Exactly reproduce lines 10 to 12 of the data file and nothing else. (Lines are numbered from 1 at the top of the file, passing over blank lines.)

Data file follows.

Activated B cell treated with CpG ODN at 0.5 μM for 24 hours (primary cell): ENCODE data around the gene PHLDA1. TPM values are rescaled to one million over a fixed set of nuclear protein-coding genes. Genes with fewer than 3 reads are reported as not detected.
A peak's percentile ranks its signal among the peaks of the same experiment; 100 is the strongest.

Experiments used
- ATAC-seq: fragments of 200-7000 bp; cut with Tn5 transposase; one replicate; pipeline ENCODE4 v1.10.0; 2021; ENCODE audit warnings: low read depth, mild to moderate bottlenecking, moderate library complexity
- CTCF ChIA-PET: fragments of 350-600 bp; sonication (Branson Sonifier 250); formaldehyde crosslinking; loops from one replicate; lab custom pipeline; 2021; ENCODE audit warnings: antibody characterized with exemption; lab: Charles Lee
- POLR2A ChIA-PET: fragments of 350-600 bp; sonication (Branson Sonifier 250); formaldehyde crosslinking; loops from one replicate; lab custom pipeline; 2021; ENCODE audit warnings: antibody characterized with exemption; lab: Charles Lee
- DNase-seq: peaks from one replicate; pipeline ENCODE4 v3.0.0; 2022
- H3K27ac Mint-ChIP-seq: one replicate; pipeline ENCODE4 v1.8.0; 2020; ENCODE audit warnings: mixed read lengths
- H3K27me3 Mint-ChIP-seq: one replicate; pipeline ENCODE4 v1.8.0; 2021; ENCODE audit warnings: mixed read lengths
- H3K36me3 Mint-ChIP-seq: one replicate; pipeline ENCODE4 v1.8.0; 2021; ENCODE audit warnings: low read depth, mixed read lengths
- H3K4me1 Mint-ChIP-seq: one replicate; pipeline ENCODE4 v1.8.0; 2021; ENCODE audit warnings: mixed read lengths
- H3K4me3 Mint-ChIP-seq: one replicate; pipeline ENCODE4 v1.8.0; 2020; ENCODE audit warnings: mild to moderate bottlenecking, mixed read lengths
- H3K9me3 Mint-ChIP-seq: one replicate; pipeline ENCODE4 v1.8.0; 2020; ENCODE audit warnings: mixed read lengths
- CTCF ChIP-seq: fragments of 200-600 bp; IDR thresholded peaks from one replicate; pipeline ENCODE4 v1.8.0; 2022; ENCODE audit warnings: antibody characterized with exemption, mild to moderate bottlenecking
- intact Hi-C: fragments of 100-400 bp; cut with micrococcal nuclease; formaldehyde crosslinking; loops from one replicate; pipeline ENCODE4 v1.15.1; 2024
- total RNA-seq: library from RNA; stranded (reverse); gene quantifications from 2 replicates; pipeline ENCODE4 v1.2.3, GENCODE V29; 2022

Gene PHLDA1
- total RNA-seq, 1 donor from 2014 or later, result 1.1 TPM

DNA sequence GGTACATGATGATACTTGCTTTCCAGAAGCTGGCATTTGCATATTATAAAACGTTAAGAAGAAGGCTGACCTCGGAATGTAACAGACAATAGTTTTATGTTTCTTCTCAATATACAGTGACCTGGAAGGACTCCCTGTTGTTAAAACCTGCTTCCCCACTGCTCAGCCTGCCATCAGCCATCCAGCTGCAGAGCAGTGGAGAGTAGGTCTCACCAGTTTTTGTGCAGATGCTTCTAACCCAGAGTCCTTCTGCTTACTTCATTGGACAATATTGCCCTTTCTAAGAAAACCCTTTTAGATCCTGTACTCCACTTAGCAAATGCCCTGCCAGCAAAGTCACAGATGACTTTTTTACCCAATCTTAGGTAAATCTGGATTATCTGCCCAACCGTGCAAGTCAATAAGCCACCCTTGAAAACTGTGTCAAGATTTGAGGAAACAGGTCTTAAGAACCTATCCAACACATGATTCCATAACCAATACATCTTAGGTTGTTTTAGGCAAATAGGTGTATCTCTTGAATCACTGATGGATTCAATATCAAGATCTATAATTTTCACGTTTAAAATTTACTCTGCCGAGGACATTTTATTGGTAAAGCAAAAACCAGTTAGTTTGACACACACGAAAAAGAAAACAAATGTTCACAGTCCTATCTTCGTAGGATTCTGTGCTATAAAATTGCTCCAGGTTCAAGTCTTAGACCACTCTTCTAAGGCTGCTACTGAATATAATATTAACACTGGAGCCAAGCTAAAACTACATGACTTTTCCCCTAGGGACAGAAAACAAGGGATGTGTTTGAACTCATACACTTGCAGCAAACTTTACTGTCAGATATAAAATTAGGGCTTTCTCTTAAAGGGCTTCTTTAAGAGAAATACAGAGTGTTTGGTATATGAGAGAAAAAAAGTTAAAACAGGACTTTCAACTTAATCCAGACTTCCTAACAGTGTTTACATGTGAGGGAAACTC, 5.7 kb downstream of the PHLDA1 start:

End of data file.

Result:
- H3K36me3 Mint-ChIP-seq: one replicate; pipeline ENCODE4 v1.8.0; 2021; ENCODE audit warnings: low read depth, mixed read lengths
- H3K4me1 Mint-ChIP-seq: one replicate; pipeline ENCODE4 v1.8.0; 2021; ENCODE audit warnings: mixed read lengths
- H3K4me3 Mint-ChIP-seq: one replicate; pipeline ENCODE4 v1.8.0; 2020; ENCODE audit warnings: mild to moderate bottlenecking, mixed read lengths